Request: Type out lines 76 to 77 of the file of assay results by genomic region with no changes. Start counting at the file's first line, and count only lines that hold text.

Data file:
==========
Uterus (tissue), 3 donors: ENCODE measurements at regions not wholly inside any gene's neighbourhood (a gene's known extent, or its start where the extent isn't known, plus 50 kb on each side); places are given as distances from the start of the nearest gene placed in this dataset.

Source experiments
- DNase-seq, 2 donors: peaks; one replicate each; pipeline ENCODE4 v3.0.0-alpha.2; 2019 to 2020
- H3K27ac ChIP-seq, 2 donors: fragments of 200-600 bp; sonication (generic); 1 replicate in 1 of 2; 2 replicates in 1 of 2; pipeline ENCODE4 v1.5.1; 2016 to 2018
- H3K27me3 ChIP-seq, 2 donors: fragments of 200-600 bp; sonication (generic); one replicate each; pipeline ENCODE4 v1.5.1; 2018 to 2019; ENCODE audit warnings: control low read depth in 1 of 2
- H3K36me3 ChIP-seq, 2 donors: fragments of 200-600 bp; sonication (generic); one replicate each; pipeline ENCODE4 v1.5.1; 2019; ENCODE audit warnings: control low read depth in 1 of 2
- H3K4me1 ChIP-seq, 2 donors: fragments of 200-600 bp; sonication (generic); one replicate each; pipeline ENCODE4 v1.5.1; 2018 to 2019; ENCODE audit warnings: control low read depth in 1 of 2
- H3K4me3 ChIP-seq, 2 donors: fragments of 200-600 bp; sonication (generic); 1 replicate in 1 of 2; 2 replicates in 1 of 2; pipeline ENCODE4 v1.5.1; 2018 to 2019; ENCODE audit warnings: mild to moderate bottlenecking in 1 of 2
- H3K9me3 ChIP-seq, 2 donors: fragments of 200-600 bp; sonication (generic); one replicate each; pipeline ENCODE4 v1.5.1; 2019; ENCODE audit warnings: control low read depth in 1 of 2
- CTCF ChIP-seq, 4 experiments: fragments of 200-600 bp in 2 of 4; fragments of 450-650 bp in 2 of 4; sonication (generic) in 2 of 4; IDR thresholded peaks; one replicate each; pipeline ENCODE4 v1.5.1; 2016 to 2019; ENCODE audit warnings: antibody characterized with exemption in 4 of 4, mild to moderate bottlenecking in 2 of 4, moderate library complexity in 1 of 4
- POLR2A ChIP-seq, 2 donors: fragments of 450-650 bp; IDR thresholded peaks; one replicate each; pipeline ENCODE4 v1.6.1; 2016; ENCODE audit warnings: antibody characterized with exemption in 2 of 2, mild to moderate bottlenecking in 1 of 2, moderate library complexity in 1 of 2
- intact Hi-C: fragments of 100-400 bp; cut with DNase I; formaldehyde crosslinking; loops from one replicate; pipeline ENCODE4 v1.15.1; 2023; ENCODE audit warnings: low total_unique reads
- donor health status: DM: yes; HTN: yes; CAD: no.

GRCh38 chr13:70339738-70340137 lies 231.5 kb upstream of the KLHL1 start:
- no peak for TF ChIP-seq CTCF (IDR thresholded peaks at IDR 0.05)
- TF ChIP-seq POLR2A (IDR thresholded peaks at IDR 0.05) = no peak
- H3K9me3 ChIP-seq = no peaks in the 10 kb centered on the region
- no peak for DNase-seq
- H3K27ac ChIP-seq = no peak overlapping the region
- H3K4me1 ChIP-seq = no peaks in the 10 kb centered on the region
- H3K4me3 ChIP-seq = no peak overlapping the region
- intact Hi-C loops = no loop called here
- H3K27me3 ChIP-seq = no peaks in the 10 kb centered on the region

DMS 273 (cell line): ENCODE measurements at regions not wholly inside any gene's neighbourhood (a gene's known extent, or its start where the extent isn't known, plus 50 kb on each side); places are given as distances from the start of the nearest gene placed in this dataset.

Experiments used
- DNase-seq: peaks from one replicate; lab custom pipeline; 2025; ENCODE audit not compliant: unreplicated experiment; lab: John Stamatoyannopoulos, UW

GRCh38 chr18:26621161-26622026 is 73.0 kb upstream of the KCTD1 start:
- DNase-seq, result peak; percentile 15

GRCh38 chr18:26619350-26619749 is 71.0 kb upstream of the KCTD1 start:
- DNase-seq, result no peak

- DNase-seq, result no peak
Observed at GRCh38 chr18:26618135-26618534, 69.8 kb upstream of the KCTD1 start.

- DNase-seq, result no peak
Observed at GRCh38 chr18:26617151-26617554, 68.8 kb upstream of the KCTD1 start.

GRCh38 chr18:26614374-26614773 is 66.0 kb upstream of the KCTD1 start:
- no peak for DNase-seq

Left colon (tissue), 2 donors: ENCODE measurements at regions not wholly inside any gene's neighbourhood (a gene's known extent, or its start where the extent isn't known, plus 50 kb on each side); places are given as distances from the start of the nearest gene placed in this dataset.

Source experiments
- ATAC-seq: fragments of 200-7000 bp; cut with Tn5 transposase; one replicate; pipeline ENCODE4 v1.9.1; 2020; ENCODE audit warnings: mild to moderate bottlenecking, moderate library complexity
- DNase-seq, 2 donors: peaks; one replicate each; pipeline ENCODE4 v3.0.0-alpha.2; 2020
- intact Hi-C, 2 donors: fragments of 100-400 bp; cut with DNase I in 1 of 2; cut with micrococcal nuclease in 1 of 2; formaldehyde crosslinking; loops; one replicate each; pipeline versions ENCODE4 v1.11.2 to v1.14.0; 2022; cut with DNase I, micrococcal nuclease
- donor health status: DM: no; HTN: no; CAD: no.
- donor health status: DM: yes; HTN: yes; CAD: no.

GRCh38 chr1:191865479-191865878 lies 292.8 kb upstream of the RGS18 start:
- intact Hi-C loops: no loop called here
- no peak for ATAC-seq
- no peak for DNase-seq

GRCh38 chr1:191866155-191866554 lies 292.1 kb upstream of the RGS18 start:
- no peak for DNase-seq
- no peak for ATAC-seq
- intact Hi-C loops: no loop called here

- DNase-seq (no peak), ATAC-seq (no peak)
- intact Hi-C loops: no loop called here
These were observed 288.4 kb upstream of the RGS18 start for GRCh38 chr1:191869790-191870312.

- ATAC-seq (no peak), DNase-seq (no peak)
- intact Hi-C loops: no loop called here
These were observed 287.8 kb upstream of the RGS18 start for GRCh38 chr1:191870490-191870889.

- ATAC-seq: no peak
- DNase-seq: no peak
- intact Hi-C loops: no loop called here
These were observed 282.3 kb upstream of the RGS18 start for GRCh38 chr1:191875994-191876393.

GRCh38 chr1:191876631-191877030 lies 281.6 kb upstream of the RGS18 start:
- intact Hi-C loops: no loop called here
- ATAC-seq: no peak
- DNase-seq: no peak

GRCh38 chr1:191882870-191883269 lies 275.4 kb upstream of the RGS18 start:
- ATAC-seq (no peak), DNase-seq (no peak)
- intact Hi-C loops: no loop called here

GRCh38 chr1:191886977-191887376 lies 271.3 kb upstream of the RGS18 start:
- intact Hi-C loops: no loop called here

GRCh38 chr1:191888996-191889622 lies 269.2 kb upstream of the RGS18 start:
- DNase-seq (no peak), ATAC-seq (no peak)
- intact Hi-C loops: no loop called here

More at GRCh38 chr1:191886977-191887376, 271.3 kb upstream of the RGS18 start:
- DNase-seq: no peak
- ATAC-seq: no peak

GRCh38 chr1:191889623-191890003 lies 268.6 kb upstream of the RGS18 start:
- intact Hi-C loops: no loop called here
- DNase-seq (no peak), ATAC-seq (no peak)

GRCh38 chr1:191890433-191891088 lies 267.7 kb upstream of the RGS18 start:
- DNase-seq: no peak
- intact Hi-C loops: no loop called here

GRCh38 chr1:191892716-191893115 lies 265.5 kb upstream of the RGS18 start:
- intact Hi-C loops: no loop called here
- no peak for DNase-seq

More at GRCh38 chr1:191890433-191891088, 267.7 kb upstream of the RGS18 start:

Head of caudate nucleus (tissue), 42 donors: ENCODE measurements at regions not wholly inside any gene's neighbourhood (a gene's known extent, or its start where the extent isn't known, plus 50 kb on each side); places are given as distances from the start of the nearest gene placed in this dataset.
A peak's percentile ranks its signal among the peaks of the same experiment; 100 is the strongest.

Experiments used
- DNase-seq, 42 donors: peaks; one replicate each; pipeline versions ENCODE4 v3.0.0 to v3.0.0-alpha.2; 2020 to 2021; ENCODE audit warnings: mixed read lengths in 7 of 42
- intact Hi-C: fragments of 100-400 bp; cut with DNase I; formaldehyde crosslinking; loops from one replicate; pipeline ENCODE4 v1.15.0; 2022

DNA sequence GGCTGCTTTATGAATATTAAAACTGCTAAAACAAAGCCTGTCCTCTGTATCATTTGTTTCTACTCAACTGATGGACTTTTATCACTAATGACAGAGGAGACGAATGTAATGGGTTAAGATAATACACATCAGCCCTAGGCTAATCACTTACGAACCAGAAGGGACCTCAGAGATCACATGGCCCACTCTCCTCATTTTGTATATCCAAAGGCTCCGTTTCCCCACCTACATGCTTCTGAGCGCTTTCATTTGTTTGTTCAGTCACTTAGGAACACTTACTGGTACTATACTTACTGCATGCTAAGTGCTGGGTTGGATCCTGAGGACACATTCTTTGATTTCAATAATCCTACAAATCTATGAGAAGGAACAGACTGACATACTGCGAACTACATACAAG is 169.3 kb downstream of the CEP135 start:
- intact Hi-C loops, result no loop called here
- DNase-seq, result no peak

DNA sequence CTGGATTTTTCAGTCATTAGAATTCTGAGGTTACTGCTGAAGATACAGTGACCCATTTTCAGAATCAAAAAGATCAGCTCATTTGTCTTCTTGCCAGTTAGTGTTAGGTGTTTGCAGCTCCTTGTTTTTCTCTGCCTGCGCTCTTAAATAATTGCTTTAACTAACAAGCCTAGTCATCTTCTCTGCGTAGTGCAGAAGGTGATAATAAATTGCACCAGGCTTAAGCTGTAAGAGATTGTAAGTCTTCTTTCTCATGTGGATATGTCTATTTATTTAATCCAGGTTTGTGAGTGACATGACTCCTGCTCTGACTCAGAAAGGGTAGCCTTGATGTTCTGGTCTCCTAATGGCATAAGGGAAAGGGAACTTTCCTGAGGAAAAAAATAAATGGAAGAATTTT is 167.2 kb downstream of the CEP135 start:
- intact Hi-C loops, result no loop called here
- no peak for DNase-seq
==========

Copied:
- ATAC-seq: no peak

GRCh38 chr1:191889623-191890003 lies 268.6 kb upstream of the RGS18 start: